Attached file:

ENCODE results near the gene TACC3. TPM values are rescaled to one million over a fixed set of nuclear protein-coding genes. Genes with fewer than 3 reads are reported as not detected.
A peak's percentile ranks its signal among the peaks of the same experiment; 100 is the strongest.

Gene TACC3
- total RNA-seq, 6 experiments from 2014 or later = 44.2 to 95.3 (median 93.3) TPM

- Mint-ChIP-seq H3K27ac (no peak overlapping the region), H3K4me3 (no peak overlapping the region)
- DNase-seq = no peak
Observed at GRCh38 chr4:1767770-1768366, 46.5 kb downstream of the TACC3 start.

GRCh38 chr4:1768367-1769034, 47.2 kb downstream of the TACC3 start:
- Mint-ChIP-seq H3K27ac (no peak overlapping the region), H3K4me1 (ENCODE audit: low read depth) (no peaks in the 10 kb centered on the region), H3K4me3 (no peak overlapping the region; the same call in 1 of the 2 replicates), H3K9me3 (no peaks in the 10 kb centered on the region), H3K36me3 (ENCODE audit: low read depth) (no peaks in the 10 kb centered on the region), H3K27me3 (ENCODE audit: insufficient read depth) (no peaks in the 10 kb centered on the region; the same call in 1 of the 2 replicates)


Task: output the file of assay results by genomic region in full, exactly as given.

ENCODE results near the gene TACC3. TPM values are rescaled to one million over a fixed set of nuclear protein-coding genes. Genes with fewer than 3 reads are reported as not detected.
A peak's percentile ranks its signal among the peaks of the same experiment; 100 is the strongest.

Gene TACC3
- total RNA-seq, 6 experiments from 2014 or later = 44.2 to 95.3 (median 93.3) TPM

- Mint-ChIP-seq H3K27ac (no peak overlapping the region), H3K4me3 (no peak overlapping the region)
- DNase-seq = no peak
Observed at GRCh38 chr4:1767770-1768366, 46.5 kb downstream of the TACC3 start.

GRCh38 chr4:1768367-1769034, 47.2 kb downstream of the TACC3 start:
- Mint-ChIP-seq H3K27ac (no peak overlapping the region), H3K4me1 (ENCODE audit: low read depth) (no peaks in the 10 kb centered on the region), H3K4me3 (no peak overlapping the region; the same call in 1 of the 2 replicates), H3K9me3 (no peaks in the 10 kb centered on the region), H3K36me3 (ENCODE audit: low read depth) (no peaks in the 10 kb centered on the region), H3K27me3 (ENCODE audit: insufficient read depth) (no peaks in the 10 kb centered on the region; the same call in 1 of the 2 replicates)